As explained in the discussion on the prior art, the cause of the flickering of a lamp is based on the fact that the focal spot, which constitutes the root of the gas discharge on the cathode, changes its position continuously. A more precise analysis shows that no focal spot is formed directly after an electrode commutates to the cathode. Rather, what is firstly found is an area-wide discharge root. Only after a thermal inhomogeneity has been produced on the cathode does the discharge become constricted and form a focal spot. According to the invention, flickering of the lamp can be greatly reduced by carrying out commutation of the lamp current before the discharge forms a focal spot. Current edges which are steep with respect to time are required for an electrode to change as quickly as possible from cathode to anode, for which reason the method can be very effectively implemented by a square-wave current characteristic. Since a flicker-free operation is important, in particular, for applications in projection technology, the method is particularly important for lamps which are used in the case of such applications. These are chiefly high-pressure and extra-high-pressure discharge lamps and, because of the optical imaging qualities, particularly those having short discharge arcs. The frequency of the square-wave lamp current must be at least 300 Hz for such lamps, in order to satisfy the teaching of the method according to the invention.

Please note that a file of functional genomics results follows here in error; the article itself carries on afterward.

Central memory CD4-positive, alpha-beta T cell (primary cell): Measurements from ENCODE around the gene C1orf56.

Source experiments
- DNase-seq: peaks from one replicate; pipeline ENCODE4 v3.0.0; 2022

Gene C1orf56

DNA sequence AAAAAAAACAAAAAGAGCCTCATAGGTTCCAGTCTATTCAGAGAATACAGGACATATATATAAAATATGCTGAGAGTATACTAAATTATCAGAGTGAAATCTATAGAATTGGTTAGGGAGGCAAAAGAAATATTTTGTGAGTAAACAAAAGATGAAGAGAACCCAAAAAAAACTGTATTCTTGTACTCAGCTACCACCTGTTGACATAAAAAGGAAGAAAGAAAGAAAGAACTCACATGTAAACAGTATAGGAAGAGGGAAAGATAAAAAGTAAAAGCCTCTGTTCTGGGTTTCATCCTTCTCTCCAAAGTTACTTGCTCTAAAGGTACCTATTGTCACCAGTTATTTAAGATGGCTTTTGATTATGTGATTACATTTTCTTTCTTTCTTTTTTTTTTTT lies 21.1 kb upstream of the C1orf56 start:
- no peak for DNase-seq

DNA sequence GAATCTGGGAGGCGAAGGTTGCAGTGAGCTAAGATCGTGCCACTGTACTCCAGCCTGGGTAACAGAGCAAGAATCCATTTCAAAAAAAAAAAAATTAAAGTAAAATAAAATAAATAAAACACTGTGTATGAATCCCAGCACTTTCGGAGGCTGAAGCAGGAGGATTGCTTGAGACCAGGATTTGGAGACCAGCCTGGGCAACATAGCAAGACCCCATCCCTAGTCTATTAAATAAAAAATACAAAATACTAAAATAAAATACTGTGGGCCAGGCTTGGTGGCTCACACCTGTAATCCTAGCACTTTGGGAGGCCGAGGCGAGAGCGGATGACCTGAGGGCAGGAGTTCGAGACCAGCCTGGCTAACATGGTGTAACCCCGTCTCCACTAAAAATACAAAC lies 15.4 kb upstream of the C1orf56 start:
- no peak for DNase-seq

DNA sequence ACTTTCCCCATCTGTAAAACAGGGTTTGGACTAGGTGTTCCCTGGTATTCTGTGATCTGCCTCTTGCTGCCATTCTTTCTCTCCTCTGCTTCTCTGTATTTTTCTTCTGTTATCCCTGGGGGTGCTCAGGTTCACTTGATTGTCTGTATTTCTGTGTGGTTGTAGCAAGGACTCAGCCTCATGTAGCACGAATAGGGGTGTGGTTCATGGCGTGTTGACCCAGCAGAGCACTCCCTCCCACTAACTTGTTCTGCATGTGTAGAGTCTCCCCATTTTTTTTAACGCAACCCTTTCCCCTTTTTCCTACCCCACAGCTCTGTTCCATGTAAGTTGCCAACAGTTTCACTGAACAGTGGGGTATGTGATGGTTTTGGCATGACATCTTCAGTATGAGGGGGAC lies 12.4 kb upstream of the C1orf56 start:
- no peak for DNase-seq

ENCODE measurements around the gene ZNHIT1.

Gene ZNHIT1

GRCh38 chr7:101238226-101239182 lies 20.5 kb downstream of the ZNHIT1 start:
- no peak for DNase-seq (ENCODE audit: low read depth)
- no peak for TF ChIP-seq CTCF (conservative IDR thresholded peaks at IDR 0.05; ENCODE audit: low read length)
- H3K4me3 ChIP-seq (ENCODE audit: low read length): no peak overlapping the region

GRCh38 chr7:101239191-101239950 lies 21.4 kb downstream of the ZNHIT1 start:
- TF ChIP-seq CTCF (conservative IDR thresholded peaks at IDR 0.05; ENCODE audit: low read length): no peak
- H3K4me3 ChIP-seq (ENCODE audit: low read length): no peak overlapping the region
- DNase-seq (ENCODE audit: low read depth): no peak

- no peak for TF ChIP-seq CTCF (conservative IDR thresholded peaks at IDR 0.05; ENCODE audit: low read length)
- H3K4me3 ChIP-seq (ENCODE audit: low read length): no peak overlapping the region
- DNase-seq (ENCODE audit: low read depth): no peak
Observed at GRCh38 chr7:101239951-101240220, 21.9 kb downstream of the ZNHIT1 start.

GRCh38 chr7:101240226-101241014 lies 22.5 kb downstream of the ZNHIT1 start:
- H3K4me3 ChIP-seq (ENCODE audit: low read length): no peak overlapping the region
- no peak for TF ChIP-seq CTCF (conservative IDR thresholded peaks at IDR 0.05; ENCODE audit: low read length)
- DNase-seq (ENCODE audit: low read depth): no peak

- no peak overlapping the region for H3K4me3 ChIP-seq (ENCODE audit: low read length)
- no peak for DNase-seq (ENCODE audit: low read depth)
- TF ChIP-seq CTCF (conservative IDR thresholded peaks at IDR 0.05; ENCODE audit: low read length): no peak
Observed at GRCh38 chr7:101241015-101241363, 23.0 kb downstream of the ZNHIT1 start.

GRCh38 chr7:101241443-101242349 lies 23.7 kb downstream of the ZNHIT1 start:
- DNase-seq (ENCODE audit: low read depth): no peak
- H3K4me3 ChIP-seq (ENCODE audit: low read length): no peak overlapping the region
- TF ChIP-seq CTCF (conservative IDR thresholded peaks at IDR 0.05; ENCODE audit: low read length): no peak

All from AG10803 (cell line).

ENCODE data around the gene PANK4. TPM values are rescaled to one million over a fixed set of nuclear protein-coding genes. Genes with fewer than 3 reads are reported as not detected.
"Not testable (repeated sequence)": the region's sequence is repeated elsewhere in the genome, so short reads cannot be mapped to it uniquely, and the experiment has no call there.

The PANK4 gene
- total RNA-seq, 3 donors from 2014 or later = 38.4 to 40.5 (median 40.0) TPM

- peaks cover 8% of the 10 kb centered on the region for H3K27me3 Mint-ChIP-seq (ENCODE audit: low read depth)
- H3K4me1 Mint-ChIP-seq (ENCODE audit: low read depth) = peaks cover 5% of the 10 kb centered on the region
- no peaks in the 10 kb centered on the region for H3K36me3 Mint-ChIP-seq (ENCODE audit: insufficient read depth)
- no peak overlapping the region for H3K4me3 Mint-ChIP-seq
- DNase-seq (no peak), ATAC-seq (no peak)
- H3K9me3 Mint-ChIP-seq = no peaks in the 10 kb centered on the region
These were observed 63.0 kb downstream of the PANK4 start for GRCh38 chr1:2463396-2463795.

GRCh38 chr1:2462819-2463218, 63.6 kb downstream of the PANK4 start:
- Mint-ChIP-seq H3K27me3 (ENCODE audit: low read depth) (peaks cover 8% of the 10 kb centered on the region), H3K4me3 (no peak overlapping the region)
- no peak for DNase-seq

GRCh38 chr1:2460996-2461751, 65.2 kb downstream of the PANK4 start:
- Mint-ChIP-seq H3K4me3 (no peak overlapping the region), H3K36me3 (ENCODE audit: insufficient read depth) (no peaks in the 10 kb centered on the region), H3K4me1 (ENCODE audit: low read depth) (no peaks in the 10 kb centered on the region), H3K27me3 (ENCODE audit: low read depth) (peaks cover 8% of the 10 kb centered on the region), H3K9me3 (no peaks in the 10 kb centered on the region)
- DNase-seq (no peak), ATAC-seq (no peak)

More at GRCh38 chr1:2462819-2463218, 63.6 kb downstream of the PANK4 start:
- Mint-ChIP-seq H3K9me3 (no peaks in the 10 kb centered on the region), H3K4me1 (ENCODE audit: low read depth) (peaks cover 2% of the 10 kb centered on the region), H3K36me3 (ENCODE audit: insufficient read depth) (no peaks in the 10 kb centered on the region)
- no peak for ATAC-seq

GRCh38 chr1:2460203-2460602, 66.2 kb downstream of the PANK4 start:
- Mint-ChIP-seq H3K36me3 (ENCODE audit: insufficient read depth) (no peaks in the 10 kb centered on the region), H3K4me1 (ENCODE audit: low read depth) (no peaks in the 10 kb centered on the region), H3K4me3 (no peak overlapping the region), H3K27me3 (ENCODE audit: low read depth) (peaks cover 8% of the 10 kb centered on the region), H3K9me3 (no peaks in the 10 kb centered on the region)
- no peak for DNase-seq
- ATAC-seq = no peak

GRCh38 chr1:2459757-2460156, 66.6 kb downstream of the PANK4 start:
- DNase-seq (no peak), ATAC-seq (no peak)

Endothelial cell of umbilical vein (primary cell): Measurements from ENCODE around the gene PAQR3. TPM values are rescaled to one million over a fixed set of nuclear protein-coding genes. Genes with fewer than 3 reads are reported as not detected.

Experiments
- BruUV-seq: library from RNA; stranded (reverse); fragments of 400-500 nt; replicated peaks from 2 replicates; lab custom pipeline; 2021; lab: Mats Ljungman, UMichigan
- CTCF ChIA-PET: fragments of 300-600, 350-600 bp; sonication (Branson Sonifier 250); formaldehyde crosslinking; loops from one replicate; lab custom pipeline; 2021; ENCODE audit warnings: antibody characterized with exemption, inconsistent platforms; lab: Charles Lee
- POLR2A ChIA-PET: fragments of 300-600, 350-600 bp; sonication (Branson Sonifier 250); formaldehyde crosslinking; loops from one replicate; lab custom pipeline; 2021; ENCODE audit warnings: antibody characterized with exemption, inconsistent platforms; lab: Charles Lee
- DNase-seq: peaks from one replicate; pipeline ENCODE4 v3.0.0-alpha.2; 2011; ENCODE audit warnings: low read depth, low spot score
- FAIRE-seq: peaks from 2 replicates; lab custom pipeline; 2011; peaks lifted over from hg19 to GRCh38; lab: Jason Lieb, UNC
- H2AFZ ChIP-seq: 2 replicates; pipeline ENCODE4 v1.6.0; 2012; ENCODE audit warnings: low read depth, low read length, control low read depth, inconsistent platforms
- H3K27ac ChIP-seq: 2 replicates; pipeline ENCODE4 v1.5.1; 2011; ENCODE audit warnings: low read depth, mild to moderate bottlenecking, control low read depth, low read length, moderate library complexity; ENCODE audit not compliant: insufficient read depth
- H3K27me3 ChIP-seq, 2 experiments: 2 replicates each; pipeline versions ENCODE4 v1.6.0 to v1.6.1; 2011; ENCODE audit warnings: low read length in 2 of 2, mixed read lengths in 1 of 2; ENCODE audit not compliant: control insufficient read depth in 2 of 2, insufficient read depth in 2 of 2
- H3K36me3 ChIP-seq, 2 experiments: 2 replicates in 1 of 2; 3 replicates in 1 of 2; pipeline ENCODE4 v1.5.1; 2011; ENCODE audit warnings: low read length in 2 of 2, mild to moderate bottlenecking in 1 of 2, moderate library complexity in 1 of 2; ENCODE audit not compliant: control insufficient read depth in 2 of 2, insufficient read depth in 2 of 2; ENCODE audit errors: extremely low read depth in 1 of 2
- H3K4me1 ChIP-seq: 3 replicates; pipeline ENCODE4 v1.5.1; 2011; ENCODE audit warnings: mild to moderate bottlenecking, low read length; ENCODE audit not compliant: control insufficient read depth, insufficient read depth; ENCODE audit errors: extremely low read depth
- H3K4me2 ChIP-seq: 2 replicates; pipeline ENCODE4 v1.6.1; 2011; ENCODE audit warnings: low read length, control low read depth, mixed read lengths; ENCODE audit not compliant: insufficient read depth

If the method is applied for the first time to a specimen lamp, or if the lamp has mean time been operated using a different method, it is possible despite the application of the method according to the invention for flickering phenomena to occur for a short time after the lamp is taken into operation. The reason for this is an electrode structure which favors a quick formation of focal spots at different positions. The application of the method according to the invention, however, shapes the electrodes in such a way as to exert a stabilizing influence on the discharge arc. This produces a virtually flicker-free operation after a short time by means of the method according to the invention.
As described above, implementing the method according to the invention in the case of extra-high-pressure short-arc lamps requires a frequency of at least 300 Hz for the square-wave lamp current, while a frequency of at most 200 Hz can be implemented with operating units which include a conventional controller structure. The second part of the task of the present invention is to close this gap.
It is usual in an operating unit for gas discharge lamps to generate an output voltage UA from a constant, so-called intermediate circuit voltage U0 with the aid of a clocked DC/DC converter. Said output voltage is a DC voltage which can be set by a manipulated variable Us. The DC/DC converter can be of various types, such as, for example, step-up, step-down or inverse converters. With these converters, the manipulated variable Us varies the pulse duty factor of the circuit breakers included in the converters. The square-wave operation of the lamp is mostly implemented by virtue of the fact that the output voltage UA has its polarity reversed by means of a full bridge circuit with the desired frequency for the square wave.